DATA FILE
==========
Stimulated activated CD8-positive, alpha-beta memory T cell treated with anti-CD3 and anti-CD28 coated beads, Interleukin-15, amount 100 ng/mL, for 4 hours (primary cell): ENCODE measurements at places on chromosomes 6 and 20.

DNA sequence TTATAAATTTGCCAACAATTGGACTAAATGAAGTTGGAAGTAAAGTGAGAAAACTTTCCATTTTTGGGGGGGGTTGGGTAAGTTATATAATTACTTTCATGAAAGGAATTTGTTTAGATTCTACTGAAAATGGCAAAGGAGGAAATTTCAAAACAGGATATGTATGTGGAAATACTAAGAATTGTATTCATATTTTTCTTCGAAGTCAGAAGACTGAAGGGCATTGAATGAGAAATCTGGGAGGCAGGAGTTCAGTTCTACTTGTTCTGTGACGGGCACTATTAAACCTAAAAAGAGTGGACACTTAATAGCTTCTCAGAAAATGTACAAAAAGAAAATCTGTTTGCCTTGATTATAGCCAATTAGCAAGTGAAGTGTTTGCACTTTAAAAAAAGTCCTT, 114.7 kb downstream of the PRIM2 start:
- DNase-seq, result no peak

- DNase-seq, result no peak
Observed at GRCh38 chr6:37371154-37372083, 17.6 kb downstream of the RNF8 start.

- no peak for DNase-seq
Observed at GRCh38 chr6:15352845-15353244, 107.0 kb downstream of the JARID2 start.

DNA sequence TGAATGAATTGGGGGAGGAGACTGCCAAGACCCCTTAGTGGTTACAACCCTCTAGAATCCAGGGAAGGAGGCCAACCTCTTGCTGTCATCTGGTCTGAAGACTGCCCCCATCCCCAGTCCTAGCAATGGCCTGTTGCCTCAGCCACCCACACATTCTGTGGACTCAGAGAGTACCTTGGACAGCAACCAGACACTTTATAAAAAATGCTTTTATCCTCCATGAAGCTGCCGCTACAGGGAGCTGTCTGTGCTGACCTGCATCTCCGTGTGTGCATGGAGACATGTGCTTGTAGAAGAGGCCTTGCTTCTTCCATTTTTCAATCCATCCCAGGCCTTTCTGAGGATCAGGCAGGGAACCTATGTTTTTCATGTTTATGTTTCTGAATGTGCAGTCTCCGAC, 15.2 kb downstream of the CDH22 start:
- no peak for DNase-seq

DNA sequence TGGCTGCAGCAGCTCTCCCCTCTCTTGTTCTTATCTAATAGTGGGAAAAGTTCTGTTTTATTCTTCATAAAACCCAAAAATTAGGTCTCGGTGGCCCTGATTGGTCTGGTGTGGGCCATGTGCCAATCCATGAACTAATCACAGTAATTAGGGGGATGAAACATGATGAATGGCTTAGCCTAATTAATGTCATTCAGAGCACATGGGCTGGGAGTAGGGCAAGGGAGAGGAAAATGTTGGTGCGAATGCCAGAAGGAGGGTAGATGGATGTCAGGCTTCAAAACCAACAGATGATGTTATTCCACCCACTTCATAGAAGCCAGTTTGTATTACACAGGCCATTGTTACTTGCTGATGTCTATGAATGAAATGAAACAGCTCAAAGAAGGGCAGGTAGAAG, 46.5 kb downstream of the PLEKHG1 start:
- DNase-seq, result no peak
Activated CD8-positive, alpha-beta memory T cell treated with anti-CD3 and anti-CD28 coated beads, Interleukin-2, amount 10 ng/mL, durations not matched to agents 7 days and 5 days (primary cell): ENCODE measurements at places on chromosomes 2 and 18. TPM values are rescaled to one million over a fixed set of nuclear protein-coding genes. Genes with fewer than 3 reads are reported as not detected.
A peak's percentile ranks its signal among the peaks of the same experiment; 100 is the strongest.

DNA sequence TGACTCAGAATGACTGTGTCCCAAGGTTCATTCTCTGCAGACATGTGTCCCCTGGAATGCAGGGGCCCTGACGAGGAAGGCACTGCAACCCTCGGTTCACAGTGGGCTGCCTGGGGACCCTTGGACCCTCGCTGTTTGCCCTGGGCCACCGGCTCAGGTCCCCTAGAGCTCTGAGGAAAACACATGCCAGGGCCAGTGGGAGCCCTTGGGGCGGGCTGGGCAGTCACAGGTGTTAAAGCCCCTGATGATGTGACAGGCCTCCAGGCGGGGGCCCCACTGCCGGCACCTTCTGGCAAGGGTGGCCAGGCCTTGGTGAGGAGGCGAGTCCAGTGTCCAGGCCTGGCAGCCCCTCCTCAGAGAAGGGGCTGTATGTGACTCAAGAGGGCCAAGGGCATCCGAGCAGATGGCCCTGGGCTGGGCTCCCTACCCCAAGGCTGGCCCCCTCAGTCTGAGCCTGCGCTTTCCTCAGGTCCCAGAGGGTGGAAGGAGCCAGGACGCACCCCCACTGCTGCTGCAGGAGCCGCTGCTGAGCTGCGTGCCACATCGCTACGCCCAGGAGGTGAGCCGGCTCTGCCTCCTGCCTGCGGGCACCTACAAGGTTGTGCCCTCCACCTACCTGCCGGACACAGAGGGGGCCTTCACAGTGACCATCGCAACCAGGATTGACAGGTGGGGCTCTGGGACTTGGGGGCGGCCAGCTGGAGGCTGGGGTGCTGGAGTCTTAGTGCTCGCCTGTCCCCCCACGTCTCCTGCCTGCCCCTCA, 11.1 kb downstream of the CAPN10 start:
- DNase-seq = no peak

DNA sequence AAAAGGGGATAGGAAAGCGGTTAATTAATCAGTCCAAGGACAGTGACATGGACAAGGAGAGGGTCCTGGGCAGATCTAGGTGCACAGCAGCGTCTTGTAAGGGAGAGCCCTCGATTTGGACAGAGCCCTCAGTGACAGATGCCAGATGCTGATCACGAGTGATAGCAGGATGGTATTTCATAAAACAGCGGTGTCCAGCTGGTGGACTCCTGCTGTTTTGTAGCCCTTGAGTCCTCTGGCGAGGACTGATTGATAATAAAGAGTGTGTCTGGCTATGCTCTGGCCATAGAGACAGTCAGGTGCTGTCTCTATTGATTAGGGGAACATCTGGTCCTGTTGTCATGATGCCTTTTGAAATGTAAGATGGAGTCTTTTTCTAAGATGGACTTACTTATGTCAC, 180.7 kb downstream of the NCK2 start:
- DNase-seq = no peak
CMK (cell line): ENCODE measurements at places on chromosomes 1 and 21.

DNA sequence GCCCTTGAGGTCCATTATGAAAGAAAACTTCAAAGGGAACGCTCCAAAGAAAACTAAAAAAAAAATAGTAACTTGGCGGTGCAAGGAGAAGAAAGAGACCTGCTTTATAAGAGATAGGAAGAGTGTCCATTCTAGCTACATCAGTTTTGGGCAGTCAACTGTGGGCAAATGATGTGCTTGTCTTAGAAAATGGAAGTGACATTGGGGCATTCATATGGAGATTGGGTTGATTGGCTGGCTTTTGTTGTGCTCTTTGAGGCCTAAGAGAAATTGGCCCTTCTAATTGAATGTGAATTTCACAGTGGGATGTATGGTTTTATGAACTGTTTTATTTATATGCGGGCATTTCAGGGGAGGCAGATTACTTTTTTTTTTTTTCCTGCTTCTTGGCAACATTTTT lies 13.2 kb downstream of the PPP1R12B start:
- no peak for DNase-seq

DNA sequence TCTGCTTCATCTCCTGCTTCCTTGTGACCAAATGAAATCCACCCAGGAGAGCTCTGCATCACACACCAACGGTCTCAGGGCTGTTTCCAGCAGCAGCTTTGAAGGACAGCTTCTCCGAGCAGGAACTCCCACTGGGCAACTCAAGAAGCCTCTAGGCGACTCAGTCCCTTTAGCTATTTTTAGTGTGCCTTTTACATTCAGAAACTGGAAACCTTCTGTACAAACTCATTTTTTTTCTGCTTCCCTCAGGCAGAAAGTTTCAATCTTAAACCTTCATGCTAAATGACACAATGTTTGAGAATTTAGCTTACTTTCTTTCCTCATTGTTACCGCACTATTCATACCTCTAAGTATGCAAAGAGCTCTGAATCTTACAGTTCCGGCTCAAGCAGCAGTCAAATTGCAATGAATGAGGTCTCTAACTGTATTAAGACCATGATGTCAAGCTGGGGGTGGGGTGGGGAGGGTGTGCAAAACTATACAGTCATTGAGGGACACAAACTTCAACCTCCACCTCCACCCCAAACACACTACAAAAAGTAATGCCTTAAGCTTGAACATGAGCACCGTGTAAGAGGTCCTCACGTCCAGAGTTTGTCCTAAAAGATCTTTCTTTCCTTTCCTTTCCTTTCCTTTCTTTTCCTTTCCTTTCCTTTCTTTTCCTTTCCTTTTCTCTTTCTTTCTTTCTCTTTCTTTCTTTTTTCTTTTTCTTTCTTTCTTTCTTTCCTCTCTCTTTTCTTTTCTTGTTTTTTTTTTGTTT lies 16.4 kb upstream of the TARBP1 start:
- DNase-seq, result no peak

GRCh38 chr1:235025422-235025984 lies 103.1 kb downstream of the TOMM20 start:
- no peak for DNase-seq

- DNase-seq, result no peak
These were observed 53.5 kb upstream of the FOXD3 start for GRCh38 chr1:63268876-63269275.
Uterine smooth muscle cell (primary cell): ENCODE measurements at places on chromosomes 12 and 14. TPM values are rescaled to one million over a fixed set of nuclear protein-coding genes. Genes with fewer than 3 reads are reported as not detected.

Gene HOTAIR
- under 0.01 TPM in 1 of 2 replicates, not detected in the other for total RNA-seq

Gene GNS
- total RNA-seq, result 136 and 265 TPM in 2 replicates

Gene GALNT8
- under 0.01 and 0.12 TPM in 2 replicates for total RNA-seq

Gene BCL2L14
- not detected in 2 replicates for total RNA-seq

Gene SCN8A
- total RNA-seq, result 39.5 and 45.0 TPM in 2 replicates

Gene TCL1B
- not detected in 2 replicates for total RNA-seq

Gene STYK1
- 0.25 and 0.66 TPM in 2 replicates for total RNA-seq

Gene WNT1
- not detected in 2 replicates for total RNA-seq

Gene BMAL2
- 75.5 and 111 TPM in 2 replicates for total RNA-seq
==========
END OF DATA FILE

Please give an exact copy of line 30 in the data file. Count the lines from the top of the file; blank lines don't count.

Gene GNS